06 Jun

what’s the point of #blogjune?

noun_43525Earlier in the week, I told my undergrad IT students about #blogjune and I thought I better tell them *why* we do this.

Which made me realise I don’t know why ‘we’ (as a group) do this. But I think I know why I do.

Firstly, it’s a means of making myself blog, which means I’m writing, and writing informally. And writing informally helps we with my academic writing.

Secondly, I’d be lying to myself if I didn’t admit that I do this in part in the hope I’ll start blogging regularly again. It’s a subconscious motivator but it never actually works! I’ve always been a sporadic blogger anyway, so I don’t know why I think a month of intensive blogging is going to turn that around.

Thirdly, it’s about community. It’s a chance to reconnect with people in my personal learning network and see what they’re up to. This type of reconnecting doesn’t happen on Twitter or Instagram, because those short form media don’t allow the same level of engagement. I participate in #blogjune to maintain relationships with other professionals.

And finally, it’s about professional discourse. Tonight I’ll be posting on Libraries Interact about the Australian library and information profession and the changing blogging landscape. I play along with #blogjune as a blogger, a reader, and a commenter because it fosters extended professional discourse,  knowledge sharing, and thinking out loud, and I think these are incredibly important things. More on this in my day 6 post 😉

So I’m wondering, why do you participate in #blogjune?

#blogjune 5/30

3 thoughts on “what’s the point of #blogjune?

  1. For me, it’s about getting myself back into the habit of writing about my experiences and thoughts and sharing them with an online community.

    On the former point, I think documenting these things on something as simple as a blog can be important, because it forces us to be mindful – of where we are in our lives, be it professionally, geographically, or creatively. It makes us reflect on where we’ve been, where we are, and where we’re going. Doing it daily gives us the discipline to prioritise time – whether it’s 2 hours or 15 minutes – to reflect and record these reflections. It also challenges that voice in our heads that say “I’ve got nothing to say”, when really, the fact is that we’re not confident enough to assert our own voices in the world. And if we can write a post every day in June, then we can definitely write one 2-3 times a week for the rest of the year!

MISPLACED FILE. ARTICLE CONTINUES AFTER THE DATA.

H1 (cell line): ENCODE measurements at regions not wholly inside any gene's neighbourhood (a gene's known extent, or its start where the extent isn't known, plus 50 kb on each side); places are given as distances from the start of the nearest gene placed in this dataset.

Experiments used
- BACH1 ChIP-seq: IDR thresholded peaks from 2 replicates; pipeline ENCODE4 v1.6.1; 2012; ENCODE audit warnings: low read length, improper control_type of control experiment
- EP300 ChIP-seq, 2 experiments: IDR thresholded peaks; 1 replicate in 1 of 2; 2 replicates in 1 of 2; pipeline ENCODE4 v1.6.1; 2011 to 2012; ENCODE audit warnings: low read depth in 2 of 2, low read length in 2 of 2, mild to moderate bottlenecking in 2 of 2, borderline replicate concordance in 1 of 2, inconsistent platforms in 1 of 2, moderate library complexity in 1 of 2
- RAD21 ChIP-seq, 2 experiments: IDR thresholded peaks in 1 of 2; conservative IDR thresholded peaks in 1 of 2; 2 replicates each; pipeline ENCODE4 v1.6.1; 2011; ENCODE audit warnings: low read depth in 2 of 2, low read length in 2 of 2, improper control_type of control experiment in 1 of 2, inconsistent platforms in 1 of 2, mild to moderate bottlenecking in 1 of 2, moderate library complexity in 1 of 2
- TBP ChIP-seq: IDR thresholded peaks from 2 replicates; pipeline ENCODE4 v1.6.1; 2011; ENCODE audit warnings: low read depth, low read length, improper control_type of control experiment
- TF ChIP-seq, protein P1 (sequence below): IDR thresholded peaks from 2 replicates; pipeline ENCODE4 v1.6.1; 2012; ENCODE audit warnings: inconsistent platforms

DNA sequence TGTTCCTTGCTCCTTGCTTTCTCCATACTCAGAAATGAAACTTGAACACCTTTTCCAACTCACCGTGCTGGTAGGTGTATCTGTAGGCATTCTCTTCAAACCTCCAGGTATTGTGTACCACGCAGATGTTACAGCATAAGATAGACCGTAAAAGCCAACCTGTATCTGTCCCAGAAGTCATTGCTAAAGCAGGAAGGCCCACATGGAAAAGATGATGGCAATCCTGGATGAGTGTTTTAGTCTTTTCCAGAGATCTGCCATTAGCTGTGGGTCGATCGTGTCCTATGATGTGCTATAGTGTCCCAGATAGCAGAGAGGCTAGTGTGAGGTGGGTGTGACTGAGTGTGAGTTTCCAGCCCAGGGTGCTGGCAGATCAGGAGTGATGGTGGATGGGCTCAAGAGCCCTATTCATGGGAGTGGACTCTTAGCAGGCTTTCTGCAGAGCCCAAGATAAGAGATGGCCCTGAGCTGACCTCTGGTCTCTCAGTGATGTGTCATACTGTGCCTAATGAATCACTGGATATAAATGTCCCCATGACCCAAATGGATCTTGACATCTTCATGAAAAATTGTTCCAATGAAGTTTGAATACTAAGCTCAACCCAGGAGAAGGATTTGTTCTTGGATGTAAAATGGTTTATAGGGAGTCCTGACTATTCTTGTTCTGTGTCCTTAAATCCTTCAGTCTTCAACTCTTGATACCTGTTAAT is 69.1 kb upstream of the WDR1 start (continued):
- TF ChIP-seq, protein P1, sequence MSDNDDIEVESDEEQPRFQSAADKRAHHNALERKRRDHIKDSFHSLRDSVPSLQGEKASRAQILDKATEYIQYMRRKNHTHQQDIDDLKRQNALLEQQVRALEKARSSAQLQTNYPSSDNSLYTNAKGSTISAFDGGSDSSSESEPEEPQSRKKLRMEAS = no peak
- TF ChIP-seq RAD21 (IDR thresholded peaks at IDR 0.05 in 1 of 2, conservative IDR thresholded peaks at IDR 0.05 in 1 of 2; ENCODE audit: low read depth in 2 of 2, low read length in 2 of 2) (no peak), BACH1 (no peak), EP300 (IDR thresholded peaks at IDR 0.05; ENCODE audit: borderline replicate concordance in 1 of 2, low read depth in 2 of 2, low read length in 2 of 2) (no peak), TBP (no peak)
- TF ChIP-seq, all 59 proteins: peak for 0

On the latter, it’s an excellent time to be blogging, because a whole bunch of our online peers are, so we’re going to be more aware of the content that is being generated in the blogosphere. And it’s exciting to see what people will be blogging about tomorrow, and the next day, etc… Any other time of the year, a blog post might go by unnoticed, but right now there’s the knowledge that I have an audience – which also makes me want to lift my blogging game.

    • Mindfulness is something I have been thinking about a lot. Also, intentionality and presence. Blogging is so good for these things, and really these are the primary reasons I started this blog.

      And the reflecting out loud does have the great by-product of creating a personal archive. I can look back over this blog and see pivotal moments in my PhD progress and be reminded of what was going on at the time. I use Instagram for this too, because I’m a really visual person so I remember better with image prompts.

      You’re also right on the regular posting front: I *should* be able to do this a couple of times a week, and I’d like to give it a good crack. Maybe I’ll try scheduling it in, since nothing really happens if it’s not on the schedule.

    • Hi Andrew,
      I enjoyed your comment about confidence when blogging and sharing our reflections. This is something I have been thinking about lately – I think it very much links with how we are seen and see ourselves.

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